four Earth-observation instruments on board, a satellite lifted off on Tuesday
on its mission to bring us a more comprehensive picture of our planet, as part
of Europe's Copernicus environment programme.
by the European Space Agency (ESA), this satellite (named Sentinel-3A) is the
part of a fleet of satellites designed to gather data and images to support the
1,150 kg satellite was carried into orbit by a Rockot launcher from Plesetsk,
Russia at 18:57 CET (20:57 local time). The first stage burn (about five
minutes after liftoff) and the second one 70 minutes later put the satellite
onto its planned orbit about 815km above the Earth. Then, 79 minutes into the
launch, the satellite separated from the launch vehicle.
Kiruna station in Sweden received the first signal from the satellite 92
minutes after the launch. Upon receiving
it, personnel at ESA's ESOC operations centre in Darmstadt set up telemetry
links and attitude control, thereby allowing them to access the status of the
the three-day early orbit phase, personnel will verify the operational status
of all satellite elements, and subsequently calibrate them to commission the
satellite. The mission proper will begin in five months' time.
mission is the third of six families of dedicated missions making up the core
of the Copernicus environmental monitoring network. Equipped with a set of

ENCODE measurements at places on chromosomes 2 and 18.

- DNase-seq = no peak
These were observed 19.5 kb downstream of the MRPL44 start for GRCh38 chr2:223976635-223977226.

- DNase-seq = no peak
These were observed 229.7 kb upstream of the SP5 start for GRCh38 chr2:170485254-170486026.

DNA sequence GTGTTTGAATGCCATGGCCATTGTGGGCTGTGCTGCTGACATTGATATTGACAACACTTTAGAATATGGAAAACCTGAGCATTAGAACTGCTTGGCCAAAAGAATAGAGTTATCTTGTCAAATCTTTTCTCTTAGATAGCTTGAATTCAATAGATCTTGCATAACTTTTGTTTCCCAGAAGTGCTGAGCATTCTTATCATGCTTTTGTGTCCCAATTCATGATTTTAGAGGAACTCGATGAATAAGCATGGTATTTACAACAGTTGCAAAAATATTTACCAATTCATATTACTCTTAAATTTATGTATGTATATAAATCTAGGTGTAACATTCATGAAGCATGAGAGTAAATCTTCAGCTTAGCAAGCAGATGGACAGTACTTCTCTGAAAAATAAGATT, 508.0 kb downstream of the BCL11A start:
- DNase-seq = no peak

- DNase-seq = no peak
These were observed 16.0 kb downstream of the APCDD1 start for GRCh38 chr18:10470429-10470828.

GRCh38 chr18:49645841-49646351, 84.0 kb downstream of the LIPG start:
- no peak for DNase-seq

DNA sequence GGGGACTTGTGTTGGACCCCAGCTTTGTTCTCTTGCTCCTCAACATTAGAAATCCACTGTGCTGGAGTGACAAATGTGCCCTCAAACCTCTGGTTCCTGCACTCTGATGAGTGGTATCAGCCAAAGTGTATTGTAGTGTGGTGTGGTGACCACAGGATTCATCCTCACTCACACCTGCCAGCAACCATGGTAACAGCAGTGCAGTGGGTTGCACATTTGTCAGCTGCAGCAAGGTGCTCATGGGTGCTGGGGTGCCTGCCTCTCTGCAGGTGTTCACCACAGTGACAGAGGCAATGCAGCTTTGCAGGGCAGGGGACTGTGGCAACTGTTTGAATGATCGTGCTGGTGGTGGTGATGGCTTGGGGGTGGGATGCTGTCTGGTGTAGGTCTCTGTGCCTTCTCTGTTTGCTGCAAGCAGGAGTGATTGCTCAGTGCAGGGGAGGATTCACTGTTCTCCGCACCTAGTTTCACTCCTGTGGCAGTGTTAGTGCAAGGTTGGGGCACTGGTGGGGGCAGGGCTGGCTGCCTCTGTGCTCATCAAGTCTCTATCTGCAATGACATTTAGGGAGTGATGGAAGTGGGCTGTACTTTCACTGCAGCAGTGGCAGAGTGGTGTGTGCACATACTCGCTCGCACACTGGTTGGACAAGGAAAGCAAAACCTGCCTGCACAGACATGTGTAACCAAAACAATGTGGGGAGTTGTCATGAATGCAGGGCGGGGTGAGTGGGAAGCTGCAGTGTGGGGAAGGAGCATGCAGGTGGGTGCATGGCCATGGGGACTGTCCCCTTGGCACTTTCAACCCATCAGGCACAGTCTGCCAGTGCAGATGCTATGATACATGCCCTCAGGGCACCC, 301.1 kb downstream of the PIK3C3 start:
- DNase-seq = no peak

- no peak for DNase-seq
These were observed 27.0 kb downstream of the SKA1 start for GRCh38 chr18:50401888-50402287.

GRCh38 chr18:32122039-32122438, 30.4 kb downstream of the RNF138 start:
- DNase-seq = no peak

cutting-edge sensors, the Sentinel satellites will provide data used to monitor
the environment and support civil security activities.
As Sentinel-3A moves over the oceans, it will record the temperature, colour and
height of the sea surface, as well as the thickness of the sea ice. These
observations will be used to monitor climate change and in specific
applications like the detection of marine pollution and biological
land, the satellite will create maps for land use, monitor the condition of
vegetation, measure the heights of rivers and lakes and even help in monitoring
is the third of the Sentinel satellites launched in less than two years – and
it is certainly a special moment. It also marks a new era for the Copernicus Services,
with Sentinel-3 providing a whole range of new data with unprecedented coverage
of the oceans," said Volker Liebig, Director of ESA's Earth Observation
Sentinel-3B – the satellite's twin – will be launched next year. Once compiled,
the data gathered by all the Sentinel satellites will be freely available to
all users worldwide.